Home world #trending: Am I being fat shamed? Signs in South Korea train stations encouraging commuters to take stairs divide online users

#trending: Am I being fat shamed? Signs in South Korea train stations encouraging commuters to take stairs divide online users

#trending: Am I being fat shamed? Signs in South Korea train stations encouraging commuters to take stairs divide online users
A sign meant to encourage commuters to opt for the stairs instead of the escalator at a train station in Seoul has gone viral onlineThe floor stickers feature two stickmen, one chubbier with an arrow pointing to the escalator, and the other slimmer with an arrow directing towards the staircaseA video of the sign has garnered mixed reactions from online usersSome found the sign “fatphobic”, while others considered it an “honest” reminder to take care of one’s healthFatphobia is reportedly prevalent in South Korea, where the beauty standards are strict and favour a slender body type

By Izzah Imran Published November 7, 2023 Updated November 7, 2023 Bookmark Bookmark Share WhatsApp Telegram Facebook Twitter Email LinkedIn

SEOUL — A sign encouraging commuters to take the stairs instead of the escalator in a train station in South Korea has gone viral online, stoking discussions on political correctness and the prevalence of fatphobia in the country.

Despite its introduction years ago, the controversial sign became a hot topic again after a South Korea-based digital content creator “dailydoseofkorean”, also known as Alo, shared a video of it on his Instagram and TikTok accounts recently. 

In the video, captioned “Korea is so mean”, stickers of two stickmen can be seen on the floor of Sangbong station in the capital city of Seoul.

One of the stickers portrays a chubbier man with an arrow pointing towards the escalator, while the other depicts a more slender man with an arrow pointing to the staircase.

@dailydoseofkorean 🥲Imagine seeing that every day… #lifeinkorea #koreanthings #koreanculture ♬ bunyi asal – haa

Echoing similar sentiments, another comment read: “You can encourage using the stairs without shaming fat people.”

On the flip side, many online users denied that the sign was “mean”, arguing that it was simply an “honest” reminder to maintain a healthy lifestyle.

“Fellas, is it mean to want your citizens to be healthier?” questioned one Reddit user.

Another user wrote: “I’m somewhat overweight myself but this would genuinely help me. It reminds me that I’m overweight and need to take the stairs instead of just following my lazy instincts and take the escalator. It would be stupid to be angry at the truth.”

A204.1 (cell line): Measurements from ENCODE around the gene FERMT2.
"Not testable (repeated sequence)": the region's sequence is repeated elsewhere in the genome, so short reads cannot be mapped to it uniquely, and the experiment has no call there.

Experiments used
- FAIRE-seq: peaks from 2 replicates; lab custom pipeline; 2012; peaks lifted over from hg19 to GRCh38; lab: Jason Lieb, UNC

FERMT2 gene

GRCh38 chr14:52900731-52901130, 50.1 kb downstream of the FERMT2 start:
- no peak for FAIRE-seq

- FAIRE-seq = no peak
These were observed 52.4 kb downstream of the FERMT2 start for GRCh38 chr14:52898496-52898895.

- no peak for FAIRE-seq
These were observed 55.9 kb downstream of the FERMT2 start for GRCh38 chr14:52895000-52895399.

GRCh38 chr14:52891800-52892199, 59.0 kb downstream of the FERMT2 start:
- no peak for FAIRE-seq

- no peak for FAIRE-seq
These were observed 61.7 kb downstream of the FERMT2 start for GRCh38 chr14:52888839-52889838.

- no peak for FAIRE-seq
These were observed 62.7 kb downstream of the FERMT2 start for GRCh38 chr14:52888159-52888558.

Another Redditor remarked: “It’s a clever, if somewhat callous, reminder that physical activity is important to maintaining a healthy weight. It’s also completely ineffective, judging by the steady stream of people getting on the escalator.”

The video also prompted some online users to share their not-so-positive experiences of shopping in South Korea during their trips there.

A TikTok user wrote: “I remember shopping in Korea and 95 per cent of the stores only carried size 2, 4, and 6 (EU sizes 32 to 36).”

An Instagram user lamented: “Korean ‘fat’ ain’t even fat either. I’m an extra large in Korean size but I’m an American small.”


This is not the first time the floor stickers have sparked controversy.

Dubbed “stairs to lose weight” in South Korea, media reports indicate that the signs have been spotted in subway stations from as early as 2013.

At the time, the signs also drew harsh criticism from some Korean netizens who called their society “strange” and questioned if it was a “sin” to gain weight.

Fatphobia, or the cultural bias against individuals who are seen as overweight or obese, is a prevalent issue in South Korea. The country is known for its strict beauty standards, which often prioritise a slender and petite body type. 

K-pop idols and actors, who are considered role models, are often under tremendous pressure to maintain a slim physique.

Media outlets in South Korea have also reported on instances of job seekers who feel they have faced discrimination due to their physical appearance, including being overweight.

While fatphobia remains prevalent, there has been a growing movement in the country to challenge these beauty standards and promote body positivity.